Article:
Jennifer Brookhouse explains why TPD premiums may become less effective inside super
A common strategy to reduce the effective cost of total and permanent disability (TPD) insurance premiums is to hold the policy inside superannuation.
However, this strategy may become less effective from July 1, 2011. This gives advisers a year to provide new advice to affected clients and, in some cases, move the insurance out of superannuation. If legislation is not passed to ensure this change applies only from 2011, the reduced deduction could be backdated to July 1, 2004.
Reducing the cost of premiums
Superannuation is commonly used to allow a client to cost effectively pay for life insurance premiums. The cost of premiums is reduced through a combination of salary sacrifice (or personal tax deduction for contributions) and the ability for the trustee to claim a tax deduction for the premiums to offset the contributions tax. This is shown in the diagram below.
If the trustee passes on the value of the tax deduction directly to the client, tax is not deducted from the contribution.
The new interpretation of legislation
Changes to legislation wording on July 1, 2007 highlighted a problem with the full deductibility of TPD premiums. This issue has been in dispute for the past two years. The Australian Taxation Office (ATO) is sticking to its position that the new wording did not change the rules, and its current interpretation – that TPD premiums are not always fully deductible – should have applied since July 1, 2004.
Temporary relief is proposed to allow the industry time to make adjustments and to avoid backdating. If legislation is passed, TPD premiums will remain fully deductible until July 1, 2011, but from that date the circumstances around the policy need to be examined to determine how much of the premium is deductible. The current interpretation is that the TPD premiums will be deductible only to “the extent the policies have the necessary connection to a liability of the fund to provide disability superannuation benefits to their members and not other types of insurance for which premiums are collected from their members”.
In simple terms, this means that if the TPD policy definition matches the Superannuation Industry Supervision (SIS) permanent incapacity release definition, the full premium is likely to be deductible. However, the premium for policies with other definitions, such as “own occupation”, may only be partially deductible or potentially not deductible at all.
The changes are proposed to apply from July 1, 2011, but this may have immediate implications for advice strategies to determine whether policies should:
- be selected with disability definitions that are likely to maintain the full deductibility, or
- be moved outside superannuation by July 1, 2011.
Adviser action – impact on advice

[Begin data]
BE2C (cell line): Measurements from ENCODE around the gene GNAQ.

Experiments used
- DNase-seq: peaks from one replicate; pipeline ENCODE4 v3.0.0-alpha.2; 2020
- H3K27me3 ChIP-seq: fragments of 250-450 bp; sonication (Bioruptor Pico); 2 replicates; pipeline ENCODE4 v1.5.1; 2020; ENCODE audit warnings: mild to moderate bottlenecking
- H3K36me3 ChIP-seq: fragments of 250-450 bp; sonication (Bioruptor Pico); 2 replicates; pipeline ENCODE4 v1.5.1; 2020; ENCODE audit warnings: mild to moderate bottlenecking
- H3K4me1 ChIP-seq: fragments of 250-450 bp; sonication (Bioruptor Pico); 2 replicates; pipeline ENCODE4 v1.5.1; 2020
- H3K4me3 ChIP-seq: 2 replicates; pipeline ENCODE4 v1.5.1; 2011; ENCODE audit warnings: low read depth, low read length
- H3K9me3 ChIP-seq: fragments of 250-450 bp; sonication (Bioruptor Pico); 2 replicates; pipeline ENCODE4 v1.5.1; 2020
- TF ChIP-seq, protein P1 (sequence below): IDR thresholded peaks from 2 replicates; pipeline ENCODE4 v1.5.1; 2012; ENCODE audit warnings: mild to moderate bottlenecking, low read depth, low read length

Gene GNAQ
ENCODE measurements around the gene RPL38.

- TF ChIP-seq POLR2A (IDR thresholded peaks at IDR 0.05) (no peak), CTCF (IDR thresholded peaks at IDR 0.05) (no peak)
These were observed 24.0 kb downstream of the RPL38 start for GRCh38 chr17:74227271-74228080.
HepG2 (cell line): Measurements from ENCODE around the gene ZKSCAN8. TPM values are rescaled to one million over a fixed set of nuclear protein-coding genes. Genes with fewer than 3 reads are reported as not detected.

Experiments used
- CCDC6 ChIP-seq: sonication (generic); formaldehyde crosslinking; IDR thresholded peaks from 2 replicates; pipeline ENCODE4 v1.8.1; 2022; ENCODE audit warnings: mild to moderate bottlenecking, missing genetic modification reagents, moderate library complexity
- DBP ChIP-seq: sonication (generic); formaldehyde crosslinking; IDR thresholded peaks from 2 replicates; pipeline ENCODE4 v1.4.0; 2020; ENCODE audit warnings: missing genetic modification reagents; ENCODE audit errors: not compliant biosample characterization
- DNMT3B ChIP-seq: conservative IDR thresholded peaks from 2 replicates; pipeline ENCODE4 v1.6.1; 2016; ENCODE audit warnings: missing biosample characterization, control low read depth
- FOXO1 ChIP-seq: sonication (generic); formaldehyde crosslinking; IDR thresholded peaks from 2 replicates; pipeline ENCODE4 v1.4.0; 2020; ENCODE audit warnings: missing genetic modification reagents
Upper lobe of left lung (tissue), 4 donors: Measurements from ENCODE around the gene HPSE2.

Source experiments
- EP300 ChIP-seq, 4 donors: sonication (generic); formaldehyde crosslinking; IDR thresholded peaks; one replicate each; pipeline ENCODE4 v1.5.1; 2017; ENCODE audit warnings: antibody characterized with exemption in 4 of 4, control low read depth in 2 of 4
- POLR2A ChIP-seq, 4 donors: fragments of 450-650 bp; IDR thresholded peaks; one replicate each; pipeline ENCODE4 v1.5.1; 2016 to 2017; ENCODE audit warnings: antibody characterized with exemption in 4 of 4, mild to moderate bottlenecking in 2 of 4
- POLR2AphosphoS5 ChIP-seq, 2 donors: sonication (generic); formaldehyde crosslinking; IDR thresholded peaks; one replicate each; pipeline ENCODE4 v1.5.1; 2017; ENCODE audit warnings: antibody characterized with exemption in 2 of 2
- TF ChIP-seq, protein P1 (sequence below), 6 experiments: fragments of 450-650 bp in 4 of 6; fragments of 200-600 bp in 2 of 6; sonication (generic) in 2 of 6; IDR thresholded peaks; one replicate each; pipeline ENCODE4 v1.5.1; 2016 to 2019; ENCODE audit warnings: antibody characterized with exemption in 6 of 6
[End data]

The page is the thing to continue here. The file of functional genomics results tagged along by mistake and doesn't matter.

Legislation to defer the new interpretation to July 1, 2011 has not been passed, so advisers should keep abreast of the developments to assess the final outcome.
Unless the ATO concedes to any further changes, advisers will need to consider the following steps.
1. If TPD is recommended inside superannuation, review the policy definitions to determine which policy is most suitable for the client and consider the taxation implications.
2. If the TPD premium is not fully deductible, the benefits of holding the policy inside superannuation compared to a non-superannuation TPD policy may reduce. For some clients, the advantages inside superannuation may no longer offer sufficient value and they may wish to transfer to a non-superannuation policy.
3. Clients with TPD insurance inside a self- managed super fund (SMSF) will need to determine whether the premiums are tax deductible.This may require an actuarial calculation.
4. Statements of advice (SOAs) recommending clients take TPD inside superannuation should now include a warning about the potential change from July 1, 2011 and the need to review circumstances closer to that date.
5. Review all clients with TPD inside superannuation (especially with policy definitions other than “any occupation”) before July 1, 2011 to notify them of the changes and make any required adjustments to their strategy.
6. If legislation is not passed to start the limited deductibility from July 1, 2011 (and remove the backdating from July 1, 2004) trustees of SMSFs will need to review previous tax returns and determine if they need to be lodged again to reduce the amount of the deduction. The trustees will need to work with their tax advisers.
Transferring insurance policies
While an insurance policy that is owned by a member or a related party cannot be transferred into a superannuation fund, there is no restriction on transferring policies out of a superannuation fund.
Therefore, if it is no longer appropriate to hold a policy inside superannuation, the TPD policy can be transferred to an ordinary non-superannuation policy, unless restrictions are imposed by the life company. Before taking any action you should speak with the insurer to understand requirements and any limitations.